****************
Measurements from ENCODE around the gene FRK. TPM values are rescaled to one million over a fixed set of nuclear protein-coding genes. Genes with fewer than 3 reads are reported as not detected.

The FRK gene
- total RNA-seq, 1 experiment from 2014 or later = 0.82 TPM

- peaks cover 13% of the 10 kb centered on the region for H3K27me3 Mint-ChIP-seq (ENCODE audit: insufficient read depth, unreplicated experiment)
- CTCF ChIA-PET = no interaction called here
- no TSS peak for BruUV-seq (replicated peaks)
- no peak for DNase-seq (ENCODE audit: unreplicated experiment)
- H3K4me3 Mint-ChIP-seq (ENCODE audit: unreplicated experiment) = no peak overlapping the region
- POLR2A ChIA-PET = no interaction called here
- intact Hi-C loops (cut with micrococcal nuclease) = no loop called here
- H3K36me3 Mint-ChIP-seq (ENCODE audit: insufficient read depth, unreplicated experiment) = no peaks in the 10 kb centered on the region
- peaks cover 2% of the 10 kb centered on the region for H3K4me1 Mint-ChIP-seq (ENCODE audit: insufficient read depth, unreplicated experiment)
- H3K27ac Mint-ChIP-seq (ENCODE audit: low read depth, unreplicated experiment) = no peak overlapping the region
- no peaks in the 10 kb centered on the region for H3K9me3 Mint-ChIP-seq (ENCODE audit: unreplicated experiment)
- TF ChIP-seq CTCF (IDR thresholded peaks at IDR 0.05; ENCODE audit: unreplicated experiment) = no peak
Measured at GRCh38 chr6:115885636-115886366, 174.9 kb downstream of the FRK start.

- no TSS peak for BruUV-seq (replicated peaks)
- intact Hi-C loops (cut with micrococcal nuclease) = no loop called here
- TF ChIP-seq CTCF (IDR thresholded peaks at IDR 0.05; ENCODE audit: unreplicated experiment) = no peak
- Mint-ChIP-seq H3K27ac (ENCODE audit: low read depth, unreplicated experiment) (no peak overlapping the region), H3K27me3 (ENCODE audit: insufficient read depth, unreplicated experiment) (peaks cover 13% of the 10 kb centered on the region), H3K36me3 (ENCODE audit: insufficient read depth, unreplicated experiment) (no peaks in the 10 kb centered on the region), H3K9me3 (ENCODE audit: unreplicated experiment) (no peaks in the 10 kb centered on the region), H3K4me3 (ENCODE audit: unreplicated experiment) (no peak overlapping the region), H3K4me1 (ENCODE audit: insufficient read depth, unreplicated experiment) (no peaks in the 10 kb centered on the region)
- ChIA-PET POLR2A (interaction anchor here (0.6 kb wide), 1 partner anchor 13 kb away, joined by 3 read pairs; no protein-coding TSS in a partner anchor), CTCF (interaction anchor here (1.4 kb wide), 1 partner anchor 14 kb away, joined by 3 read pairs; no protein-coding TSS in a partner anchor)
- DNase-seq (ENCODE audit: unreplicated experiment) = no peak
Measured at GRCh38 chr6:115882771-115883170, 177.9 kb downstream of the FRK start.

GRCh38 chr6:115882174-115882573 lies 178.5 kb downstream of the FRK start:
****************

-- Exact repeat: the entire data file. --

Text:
Measurements from ENCODE around the gene FRK. TPM values are rescaled to one million over a fixed set of nuclear protein-coding genes. Genes with fewer than 3 reads are reported as not detected.

The FRK gene
- total RNA-seq, 1 experiment from 2014 or later = 0.82 TPM

- peaks cover 13% of the 10 kb centered on the region for H3K27me3 Mint-ChIP-seq (ENCODE audit: insufficient read depth, unreplicated experiment)
- CTCF ChIA-PET = no interaction called here
- no TSS peak for BruUV-seq (replicated peaks)
- no peak for DNase-seq (ENCODE audit: unreplicated experiment)
- H3K4me3 Mint-ChIP-seq (ENCODE audit: unreplicated experiment) = no peak overlapping the region
- POLR2A ChIA-PET = no interaction called here
- intact Hi-C loops (cut with micrococcal nuclease) = no loop called here
- H3K36me3 Mint-ChIP-seq (ENCODE audit: insufficient read depth, unreplicated experiment) = no peaks in the 10 kb centered on the region
- peaks cover 2% of the 10 kb centered on the region for H3K4me1 Mint-ChIP-seq (ENCODE audit: insufficient read depth, unreplicated experiment)
- H3K27ac Mint-ChIP-seq (ENCODE audit: low read depth, unreplicated experiment) = no peak overlapping the region
- no peaks in the 10 kb centered on the region for H3K9me3 Mint-ChIP-seq (ENCODE audit: unreplicated experiment)
- TF ChIP-seq CTCF (IDR thresholded peaks at IDR 0.05; ENCODE audit: unreplicated experiment) = no peak
Measured at GRCh38 chr6:115885636-115886366, 174.9 kb downstream of the FRK start.

- no TSS peak for BruUV-seq (replicated peaks)
- intact Hi-C loops (cut with micrococcal nuclease) = no loop called here
- TF ChIP-seq CTCF (IDR thresholded peaks at IDR 0.05; ENCODE audit: unreplicated experiment) = no peak
- Mint-ChIP-seq H3K27ac (ENCODE audit: low read depth, unreplicated experiment) (no peak overlapping the region), H3K27me3 (ENCODE audit: insufficient read depth, unreplicated experiment) (peaks cover 13% of the 10 kb centered on the region), H3K36me3 (ENCODE audit: insufficient read depth, unreplicated experiment) (no peaks in the 10 kb centered on the region), H3K9me3 (ENCODE audit: unreplicated experiment) (no peaks in the 10 kb centered on the region), H3K4me3 (ENCODE audit: unreplicated experiment) (no peak overlapping the region), H3K4me1 (ENCODE audit: insufficient read depth, unreplicated experiment) (no peaks in the 10 kb centered on the region)
- ChIA-PET POLR2A (interaction anchor here (0.6 kb wide), 1 partner anchor 13 kb away, joined by 3 read pairs; no protein-coding TSS in a partner anchor), CTCF (interaction anchor here (1.4 kb wide), 1 partner anchor 14 kb away, joined by 3 read pairs; no protein-coding TSS in a partner anchor)
- DNase-seq (ENCODE audit: unreplicated experiment) = no peak
Measured at GRCh38 chr6:115882771-115883170, 177.9 kb downstream of the FRK start.

GRCh38 chr6:115882174-115882573 lies 178.5 kb downstream of the FRK start: